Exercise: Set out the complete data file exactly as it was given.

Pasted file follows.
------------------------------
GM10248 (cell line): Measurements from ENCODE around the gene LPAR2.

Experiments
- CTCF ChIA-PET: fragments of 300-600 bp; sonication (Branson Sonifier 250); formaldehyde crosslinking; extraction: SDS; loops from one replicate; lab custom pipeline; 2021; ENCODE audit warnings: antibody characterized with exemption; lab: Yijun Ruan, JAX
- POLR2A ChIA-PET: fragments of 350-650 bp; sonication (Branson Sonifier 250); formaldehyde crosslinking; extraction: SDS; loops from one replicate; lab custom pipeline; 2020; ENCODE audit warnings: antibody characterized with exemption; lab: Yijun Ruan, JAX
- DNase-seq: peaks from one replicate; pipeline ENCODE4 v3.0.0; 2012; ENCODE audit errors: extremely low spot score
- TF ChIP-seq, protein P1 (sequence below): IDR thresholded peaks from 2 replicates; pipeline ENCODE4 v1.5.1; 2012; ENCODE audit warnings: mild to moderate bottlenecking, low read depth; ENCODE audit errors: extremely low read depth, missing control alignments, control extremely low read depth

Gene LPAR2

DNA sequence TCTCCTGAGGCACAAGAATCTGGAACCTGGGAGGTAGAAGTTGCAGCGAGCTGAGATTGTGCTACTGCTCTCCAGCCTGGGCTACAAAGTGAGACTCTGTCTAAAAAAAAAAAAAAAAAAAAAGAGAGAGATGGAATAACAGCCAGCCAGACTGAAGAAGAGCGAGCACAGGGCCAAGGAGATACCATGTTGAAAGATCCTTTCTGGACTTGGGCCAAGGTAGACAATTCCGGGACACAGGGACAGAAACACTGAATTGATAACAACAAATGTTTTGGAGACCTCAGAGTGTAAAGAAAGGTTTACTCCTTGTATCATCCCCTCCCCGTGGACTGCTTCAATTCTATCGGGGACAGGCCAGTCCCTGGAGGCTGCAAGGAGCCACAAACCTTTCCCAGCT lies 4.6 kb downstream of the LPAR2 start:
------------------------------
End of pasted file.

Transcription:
GM10248 (cell line): Measurements from ENCODE around the gene LPAR2.

Experiments
- CTCF ChIA-PET: fragments of 300-600 bp; sonication (Branson Sonifier 250); formaldehyde crosslinking; extraction: SDS; loops from one replicate; lab custom pipeline; 2021; ENCODE audit warnings: antibody characterized with exemption; lab: Yijun Ruan, JAX
- POLR2A ChIA-PET: fragments of 350-650 bp; sonication (Branson Sonifier 250); formaldehyde crosslinking; extraction: SDS; loops from one replicate; lab custom pipeline; 2020; ENCODE audit warnings: antibody characterized with exemption; lab: Yijun Ruan, JAX
- DNase-seq: peaks from one replicate; pipeline ENCODE4 v3.0.0; 2012; ENCODE audit errors: extremely low spot score
- TF ChIP-seq, protein P1 (sequence below): IDR thresholded peaks from 2 replicates; pipeline ENCODE4 v1.5.1; 2012; ENCODE audit warnings: mild to moderate bottlenecking, low read depth; ENCODE audit errors: extremely low read depth, missing control alignments, control extremely low read depth

Gene LPAR2

DNA sequence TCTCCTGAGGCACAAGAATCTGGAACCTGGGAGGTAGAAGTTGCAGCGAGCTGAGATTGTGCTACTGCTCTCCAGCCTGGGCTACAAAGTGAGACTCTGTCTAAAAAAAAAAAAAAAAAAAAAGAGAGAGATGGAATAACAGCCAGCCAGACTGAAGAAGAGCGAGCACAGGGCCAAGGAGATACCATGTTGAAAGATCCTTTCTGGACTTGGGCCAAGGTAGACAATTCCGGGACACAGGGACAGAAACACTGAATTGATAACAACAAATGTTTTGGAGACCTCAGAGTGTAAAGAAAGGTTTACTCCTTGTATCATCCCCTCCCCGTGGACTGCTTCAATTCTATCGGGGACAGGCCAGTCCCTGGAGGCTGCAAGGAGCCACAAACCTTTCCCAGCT lies 4.6 kb downstream of the LPAR2 start: